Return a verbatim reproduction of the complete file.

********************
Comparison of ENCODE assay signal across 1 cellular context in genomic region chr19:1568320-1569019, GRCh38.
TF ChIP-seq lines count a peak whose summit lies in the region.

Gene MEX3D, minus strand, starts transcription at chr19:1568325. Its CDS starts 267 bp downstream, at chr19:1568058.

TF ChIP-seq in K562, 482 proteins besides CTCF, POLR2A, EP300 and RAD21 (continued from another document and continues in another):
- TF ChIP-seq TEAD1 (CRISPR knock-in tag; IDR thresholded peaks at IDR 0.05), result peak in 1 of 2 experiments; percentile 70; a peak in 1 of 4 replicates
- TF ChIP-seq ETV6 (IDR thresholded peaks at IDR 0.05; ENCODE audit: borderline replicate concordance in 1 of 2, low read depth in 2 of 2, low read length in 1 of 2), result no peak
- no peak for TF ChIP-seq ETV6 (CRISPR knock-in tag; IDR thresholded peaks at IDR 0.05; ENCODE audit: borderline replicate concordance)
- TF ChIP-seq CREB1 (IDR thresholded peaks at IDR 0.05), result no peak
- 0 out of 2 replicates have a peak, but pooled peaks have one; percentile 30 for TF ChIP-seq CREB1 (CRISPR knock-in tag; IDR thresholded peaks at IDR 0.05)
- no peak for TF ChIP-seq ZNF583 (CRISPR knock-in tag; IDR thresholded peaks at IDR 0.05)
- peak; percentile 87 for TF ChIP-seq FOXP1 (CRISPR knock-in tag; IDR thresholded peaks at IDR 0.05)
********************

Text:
Comparison of ENCODE assay signal across 1 cellular context in genomic region chr19:1568320-1569019, GRCh38.
TF ChIP-seq lines count a peak whose summit lies in the region.

Gene MEX3D, minus strand, starts transcription at chr19:1568325. Its CDS starts 267 bp downstream, at chr19:1568058.

TF ChIP-seq in K562, 482 proteins besides CTCF, POLR2A, EP300 and RAD21 (continued from another document and continues in another):
- TF ChIP-seq TEAD1 (CRISPR knock-in tag; IDR thresholded peaks at IDR 0.05), result peak in 1 of 2 experiments; percentile 70; a peak in 1 of 4 replicates
- TF ChIP-seq ETV6 (IDR thresholded peaks at IDR 0.05; ENCODE audit: borderline replicate concordance in 1 of 2, low read depth in 2 of 2, low read length in 1 of 2), result no peak
- no peak for TF ChIP-seq ETV6 (CRISPR knock-in tag; IDR thresholded peaks at IDR 0.05; ENCODE audit: borderline replicate concordance)
- TF ChIP-seq CREB1 (IDR thresholded peaks at IDR 0.05), result no peak
- 0 out of 2 replicates have a peak, but pooled peaks have one; percentile 30 for TF ChIP-seq CREB1 (CRISPR knock-in tag; IDR thresholded peaks at IDR 0.05)
- no peak for TF ChIP-seq ZNF583 (CRISPR knock-in tag; IDR thresholded peaks at IDR 0.05)
- peak; percentile 87 for TF ChIP-seq FOXP1 (CRISPR knock-in tag; IDR thresholded peaks at IDR 0.05)